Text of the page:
This is Chilli, signing off.

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Thursday, October 20, 2005 9:07 AM

UNREGISTEREDCOMPANION


The belly dancer in the beginning of the episode sucked. She could barely hold the shimmy.

Yeah, minor detail, but I take belly dance classes...and it annoyed me that the first year students could put her to shame.

~~~~~
"Funny and sexy. You have no idea. And you never will."

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Tuesday, October 25, 2005 9:09 AM

RABBIT2


Well, if she was any good she`d probably be working the cabaret circuit and not in a crummy Alliance bar!
Despite its faults I rather like The Train Job.
A thought about the obvious `Starship Troopers` armour.
Starship Troopers = Alliance recruiting film (Save humanity from evil alien bugs).
The Train Job = what your Starship Trooper actually ends up doing (Boring escort duty on some backwoods colony).

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Wednesday, October 26, 2005 6:53 AM

STEVED2112


I can see why they broadcast this episode first. It's an excellent primer to the interactions of the personalities. Kaylee is adorable when she recaps the plan to Simon.

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Wednesday, October 26, 2005 10:48 AM

VISITINGMYINTENTIONS


Quote:

Originally posted by TDTMF:
as my first exposure to the series, i still have a great fondness for the episode. for a number of reasons, i've probably watched this episode more times than any other. while it is not perfect by any means, and the first pilot is better in so many ways, i am surprised by the bashing it gets on the boards sometimes.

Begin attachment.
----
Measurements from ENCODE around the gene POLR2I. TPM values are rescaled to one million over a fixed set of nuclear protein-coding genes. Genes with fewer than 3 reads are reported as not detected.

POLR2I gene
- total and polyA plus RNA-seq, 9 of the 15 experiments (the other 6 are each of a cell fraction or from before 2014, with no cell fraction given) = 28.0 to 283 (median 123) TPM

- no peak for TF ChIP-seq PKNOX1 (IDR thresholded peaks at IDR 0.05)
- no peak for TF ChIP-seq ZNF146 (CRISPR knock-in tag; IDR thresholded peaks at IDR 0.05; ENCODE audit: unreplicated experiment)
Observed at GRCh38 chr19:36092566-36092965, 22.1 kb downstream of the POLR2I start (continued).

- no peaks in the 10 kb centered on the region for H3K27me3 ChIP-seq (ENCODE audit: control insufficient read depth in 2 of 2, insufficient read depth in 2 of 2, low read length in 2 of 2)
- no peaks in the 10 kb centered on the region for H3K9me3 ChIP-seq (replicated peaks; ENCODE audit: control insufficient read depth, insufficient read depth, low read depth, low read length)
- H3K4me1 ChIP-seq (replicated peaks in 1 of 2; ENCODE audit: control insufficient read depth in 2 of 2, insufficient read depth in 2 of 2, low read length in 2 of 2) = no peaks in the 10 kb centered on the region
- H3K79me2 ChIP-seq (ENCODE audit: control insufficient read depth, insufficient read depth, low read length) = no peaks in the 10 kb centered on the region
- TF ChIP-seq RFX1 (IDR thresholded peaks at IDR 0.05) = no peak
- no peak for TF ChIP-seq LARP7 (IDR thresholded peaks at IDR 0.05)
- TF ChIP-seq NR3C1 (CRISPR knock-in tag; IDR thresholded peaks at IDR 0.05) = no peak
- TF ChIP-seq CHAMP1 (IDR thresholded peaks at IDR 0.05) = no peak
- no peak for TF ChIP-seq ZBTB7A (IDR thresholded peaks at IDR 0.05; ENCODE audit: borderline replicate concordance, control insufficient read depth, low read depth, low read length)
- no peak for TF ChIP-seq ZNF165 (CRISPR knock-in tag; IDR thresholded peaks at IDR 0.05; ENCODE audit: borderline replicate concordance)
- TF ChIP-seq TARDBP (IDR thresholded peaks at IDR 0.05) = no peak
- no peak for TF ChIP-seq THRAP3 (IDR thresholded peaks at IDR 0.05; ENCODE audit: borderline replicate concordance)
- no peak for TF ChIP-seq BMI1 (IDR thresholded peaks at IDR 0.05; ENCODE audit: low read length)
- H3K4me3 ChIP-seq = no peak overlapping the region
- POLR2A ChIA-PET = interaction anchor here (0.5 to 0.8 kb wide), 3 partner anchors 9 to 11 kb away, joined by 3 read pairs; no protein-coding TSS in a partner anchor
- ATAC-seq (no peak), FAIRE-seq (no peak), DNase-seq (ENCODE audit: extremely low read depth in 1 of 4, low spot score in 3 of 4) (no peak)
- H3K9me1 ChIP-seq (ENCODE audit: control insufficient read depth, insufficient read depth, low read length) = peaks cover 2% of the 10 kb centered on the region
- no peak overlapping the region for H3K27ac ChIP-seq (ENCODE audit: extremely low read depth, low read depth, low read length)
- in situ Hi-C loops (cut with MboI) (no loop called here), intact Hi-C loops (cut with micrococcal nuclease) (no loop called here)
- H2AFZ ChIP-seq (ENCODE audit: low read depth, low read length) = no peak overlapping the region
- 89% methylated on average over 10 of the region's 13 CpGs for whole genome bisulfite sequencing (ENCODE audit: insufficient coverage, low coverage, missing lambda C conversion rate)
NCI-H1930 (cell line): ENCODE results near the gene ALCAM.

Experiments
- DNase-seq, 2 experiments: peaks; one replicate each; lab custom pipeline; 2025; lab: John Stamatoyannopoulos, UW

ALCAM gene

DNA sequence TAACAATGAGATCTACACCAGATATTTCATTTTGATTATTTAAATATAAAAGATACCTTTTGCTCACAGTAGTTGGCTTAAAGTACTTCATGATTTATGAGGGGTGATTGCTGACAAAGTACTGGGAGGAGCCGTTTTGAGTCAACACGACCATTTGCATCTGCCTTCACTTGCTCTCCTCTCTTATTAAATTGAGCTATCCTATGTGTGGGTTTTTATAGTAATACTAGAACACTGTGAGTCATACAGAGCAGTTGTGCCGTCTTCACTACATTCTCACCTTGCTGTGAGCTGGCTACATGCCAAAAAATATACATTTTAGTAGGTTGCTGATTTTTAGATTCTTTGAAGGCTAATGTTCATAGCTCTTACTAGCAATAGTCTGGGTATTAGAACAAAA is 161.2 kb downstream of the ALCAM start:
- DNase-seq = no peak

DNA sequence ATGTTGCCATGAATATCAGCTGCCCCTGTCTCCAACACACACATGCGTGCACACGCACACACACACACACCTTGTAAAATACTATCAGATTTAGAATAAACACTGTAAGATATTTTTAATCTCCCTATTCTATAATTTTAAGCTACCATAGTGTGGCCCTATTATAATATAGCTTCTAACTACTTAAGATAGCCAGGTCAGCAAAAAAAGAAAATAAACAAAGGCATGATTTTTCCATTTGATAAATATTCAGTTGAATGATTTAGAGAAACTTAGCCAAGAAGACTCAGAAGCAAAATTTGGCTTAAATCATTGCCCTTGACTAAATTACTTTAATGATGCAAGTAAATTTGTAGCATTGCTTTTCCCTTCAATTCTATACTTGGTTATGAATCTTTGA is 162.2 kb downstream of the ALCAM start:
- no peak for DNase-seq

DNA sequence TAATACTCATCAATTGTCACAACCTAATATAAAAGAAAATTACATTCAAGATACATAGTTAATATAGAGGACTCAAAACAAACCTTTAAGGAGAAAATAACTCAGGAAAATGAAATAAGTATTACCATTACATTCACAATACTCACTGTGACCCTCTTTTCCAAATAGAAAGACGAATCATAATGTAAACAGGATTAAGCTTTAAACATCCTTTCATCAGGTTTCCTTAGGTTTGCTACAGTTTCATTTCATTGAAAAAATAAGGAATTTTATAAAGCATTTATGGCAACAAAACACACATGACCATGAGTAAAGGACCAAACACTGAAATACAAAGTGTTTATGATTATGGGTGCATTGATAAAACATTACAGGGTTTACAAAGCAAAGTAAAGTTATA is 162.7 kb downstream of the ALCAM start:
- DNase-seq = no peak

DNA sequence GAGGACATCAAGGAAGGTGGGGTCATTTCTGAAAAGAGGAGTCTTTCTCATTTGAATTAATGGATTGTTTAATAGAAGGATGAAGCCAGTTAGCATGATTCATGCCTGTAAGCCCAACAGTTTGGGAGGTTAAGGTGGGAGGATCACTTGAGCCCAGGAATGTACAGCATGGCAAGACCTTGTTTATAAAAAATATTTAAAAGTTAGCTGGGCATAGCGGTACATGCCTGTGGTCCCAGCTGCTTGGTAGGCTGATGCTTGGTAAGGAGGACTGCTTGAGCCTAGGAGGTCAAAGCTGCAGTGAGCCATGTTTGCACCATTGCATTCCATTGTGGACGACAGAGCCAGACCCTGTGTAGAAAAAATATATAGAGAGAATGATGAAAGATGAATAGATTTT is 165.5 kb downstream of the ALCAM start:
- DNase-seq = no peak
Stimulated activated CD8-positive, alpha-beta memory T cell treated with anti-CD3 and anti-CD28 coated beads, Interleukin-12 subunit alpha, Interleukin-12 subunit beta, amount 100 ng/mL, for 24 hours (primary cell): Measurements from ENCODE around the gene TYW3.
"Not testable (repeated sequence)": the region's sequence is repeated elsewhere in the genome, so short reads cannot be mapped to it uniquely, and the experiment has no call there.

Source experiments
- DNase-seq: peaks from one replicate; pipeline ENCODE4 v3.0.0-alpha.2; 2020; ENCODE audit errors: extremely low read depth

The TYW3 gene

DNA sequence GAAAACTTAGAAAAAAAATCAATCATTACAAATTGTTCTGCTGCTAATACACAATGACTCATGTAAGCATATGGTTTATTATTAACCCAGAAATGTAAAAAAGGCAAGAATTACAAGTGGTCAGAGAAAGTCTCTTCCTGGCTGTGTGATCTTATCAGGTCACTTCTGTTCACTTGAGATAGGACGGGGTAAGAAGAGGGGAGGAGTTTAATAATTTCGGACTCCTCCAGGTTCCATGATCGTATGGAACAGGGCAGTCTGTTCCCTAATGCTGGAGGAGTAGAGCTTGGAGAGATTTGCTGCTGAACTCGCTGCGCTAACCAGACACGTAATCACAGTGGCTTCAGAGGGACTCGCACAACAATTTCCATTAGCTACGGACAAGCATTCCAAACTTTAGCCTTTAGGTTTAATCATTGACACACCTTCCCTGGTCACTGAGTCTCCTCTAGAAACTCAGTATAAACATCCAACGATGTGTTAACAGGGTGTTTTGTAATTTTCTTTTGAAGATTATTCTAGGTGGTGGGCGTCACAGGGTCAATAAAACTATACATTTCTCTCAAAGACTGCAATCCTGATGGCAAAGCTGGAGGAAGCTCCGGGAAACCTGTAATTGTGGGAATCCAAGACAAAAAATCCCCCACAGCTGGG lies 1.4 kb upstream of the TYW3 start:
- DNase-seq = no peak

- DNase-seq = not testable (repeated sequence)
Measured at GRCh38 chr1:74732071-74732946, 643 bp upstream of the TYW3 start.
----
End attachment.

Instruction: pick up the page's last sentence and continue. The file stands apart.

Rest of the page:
i wonder how much of the negativity comes from the fact that it was fox induced?



I never saw anything wrong with it, so I too have been baffled. Perhaps because it replaced Serenity, which is the perfect intro to the series and a great episode. I watched Firefly on the DVD's knowing nothing about it other than "cancelled Whedon space-western", so I didn't have any idea of it standing in for the pilot, or being a reorder by FOX. I too might be bitter if it represented the theft of my pilot, but as it is, I think it's a fine episode. My only complaint is the clumsy exposition when Book stops Mal in one of the first scenes.

Quote:

Originally posted by Rabbit2:
A thought about the obvious `Starship Troopers` armour.
Starship Troopers = Alliance recruiting film (Save humanity from evil alien bugs).
The Train Job = what your Starship Trooper actually ends up doing (Boring escort duty on some backwoods colony).



That's a great interpretation. Any other insights?

---------------------------------------------------
Early: Where'd she go?

Simon: I can't keep track of her when she's NOT incorporeally possessing a spaceship, don't look at me --

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Wednesday, October 26, 2005 11:11 AM

STAKETHELURK


Quote: